The Supreme Court of the United States (SCOTUS) on Tuesday agreed to consider an appeal in a case that should provide legal clarity for the ARM industry. The case, Johnson v. Midland Funding, LLC, considers whether knowingly filing a proof of claim on out-of-statute debt is a violation of the Fair Debt Collection Practices Act (FDCPA).

The case involves a dispute between Aleida Johnson and Midland Funding, LLC. Midland filed a proof of claim on an account of Johnson’s that was outside the applicable statute of limitations. Attorneys on both sides of the case had filed petitions for a writ of certiorari seeking SCOTUS review.

SCOTUS, in granting certiorari, says it will consider two specific questions:

  1. Whether the filing of an accurate proof of claim for an un-extinguished time-barred debt in a bankruptcy proceeding violates the FDCPA.
  2. Whether the Bankruptcy Code precludes the application of the FDCPA to the filing of an accurate proof of claim for an unextinguished time-barred debt.

SCOTUS will hear arguments and is expected to rule on the case by the end of June 2017.

insideARM Perspective

SCOTUS agreeing to review this case is a good development, and their eventual ruling should provide clarity to the ARM industry and consumers alike. insideARM has written recently about Johnson and similar cases, which have led to varying opinions in Courts of Appeals.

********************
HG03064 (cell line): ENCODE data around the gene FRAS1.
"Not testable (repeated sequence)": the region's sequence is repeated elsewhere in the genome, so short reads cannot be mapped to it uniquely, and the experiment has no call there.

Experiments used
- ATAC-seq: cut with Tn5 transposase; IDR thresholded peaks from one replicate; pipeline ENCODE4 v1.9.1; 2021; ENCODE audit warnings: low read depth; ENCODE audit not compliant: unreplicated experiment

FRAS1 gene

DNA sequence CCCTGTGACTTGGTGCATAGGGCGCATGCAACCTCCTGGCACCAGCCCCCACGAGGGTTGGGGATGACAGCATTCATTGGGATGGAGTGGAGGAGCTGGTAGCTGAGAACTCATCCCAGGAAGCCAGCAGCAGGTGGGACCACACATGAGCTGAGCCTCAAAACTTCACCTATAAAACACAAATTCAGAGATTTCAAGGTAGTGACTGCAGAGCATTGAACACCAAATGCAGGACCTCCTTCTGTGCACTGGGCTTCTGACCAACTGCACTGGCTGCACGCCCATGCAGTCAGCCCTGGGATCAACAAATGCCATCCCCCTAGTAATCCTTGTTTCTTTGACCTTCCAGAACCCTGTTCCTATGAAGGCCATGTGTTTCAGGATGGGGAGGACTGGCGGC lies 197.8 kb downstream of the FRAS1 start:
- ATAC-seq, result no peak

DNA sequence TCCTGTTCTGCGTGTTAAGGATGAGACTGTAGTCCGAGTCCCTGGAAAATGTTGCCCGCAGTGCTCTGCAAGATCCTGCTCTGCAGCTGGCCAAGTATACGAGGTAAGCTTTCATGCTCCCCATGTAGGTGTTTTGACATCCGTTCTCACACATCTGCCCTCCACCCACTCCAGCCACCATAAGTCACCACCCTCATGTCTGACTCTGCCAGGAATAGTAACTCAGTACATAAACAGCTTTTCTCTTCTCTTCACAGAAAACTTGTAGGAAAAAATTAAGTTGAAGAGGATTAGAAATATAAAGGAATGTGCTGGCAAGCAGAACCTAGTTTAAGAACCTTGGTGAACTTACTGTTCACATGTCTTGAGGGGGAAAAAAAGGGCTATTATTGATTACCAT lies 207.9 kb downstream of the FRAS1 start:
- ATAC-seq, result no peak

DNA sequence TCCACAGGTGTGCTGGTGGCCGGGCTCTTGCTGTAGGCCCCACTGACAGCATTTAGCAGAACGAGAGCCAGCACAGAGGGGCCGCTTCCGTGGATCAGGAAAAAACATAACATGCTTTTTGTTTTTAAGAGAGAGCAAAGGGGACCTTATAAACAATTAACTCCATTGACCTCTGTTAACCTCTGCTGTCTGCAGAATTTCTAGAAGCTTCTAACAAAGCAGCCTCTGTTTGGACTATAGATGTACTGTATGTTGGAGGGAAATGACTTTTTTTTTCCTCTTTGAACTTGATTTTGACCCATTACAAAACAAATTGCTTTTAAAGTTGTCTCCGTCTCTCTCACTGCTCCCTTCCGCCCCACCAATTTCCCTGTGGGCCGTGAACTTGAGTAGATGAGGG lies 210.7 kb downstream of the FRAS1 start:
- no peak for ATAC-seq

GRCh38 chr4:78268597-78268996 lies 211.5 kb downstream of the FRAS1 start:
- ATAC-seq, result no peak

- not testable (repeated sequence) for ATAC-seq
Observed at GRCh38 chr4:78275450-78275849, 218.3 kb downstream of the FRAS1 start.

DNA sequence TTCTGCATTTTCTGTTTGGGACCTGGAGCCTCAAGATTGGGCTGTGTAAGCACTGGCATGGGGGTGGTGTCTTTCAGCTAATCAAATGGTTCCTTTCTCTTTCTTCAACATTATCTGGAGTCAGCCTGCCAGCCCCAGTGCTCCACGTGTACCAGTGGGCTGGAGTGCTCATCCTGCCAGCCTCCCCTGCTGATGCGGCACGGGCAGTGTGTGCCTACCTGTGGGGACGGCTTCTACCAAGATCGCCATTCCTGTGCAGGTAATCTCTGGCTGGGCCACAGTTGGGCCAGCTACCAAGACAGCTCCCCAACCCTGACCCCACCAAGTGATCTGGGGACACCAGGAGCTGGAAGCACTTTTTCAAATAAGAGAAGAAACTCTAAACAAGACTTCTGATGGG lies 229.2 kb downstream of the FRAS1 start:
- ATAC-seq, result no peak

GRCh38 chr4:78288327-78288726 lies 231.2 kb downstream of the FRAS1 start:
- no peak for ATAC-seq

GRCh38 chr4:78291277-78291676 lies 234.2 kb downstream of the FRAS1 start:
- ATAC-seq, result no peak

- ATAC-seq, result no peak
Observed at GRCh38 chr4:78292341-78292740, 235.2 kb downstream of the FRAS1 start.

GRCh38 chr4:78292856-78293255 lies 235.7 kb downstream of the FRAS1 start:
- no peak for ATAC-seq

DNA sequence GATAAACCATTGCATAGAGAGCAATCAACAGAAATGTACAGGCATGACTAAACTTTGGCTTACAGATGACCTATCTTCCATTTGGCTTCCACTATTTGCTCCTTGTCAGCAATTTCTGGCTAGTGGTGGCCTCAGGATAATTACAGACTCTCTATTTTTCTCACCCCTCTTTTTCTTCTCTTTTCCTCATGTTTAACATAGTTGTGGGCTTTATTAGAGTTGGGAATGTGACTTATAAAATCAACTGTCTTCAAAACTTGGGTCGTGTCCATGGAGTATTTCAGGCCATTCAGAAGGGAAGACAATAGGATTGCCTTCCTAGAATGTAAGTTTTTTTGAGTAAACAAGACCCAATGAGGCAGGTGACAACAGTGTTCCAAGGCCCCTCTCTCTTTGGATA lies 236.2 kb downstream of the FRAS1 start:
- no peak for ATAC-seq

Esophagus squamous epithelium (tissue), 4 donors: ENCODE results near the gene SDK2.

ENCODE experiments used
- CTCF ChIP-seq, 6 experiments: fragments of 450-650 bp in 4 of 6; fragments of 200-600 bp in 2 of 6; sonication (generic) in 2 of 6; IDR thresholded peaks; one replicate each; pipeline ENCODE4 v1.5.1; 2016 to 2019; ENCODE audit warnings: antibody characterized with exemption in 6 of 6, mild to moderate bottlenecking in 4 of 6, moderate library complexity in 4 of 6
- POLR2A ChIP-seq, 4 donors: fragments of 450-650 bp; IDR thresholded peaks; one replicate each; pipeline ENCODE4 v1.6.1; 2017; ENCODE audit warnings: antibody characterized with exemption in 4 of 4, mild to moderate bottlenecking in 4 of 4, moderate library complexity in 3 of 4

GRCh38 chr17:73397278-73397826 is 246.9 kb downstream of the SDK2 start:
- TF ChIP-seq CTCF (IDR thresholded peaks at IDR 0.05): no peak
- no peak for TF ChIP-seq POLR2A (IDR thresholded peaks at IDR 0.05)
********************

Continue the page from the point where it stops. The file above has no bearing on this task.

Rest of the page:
Before the Johnson case was taken up by SCOTUS, the Eleventh Circuit Court of Appeals determined that filing a bankruptcy court proof of claim on a time-barred account was an FDCPA violation.

In a similar case, Owens v. LVNV Funding, LLC, the Seventh Circuit joined with the Eighth Circuit Court of Appeals in rejecting the notion that filing such proofs of claim violated the FDCPA.

insideARM provides an FDCPA case law grid that highlights many significant FDCPA cases. The grid can be found here. The grid is updated on a monthly basis, courtesy of Joann Needleman from the Clark Hill law firm. A cursory review of the grid will show several cases relating to the filing of proofs of claim, with inconsistent decisions from the courts.

The lesson? Until SCOTUS provides clarity, any debt collector filing proofs of claim on accounts that may be outside the applicable statutes of limitation is engaging in risky conduct.


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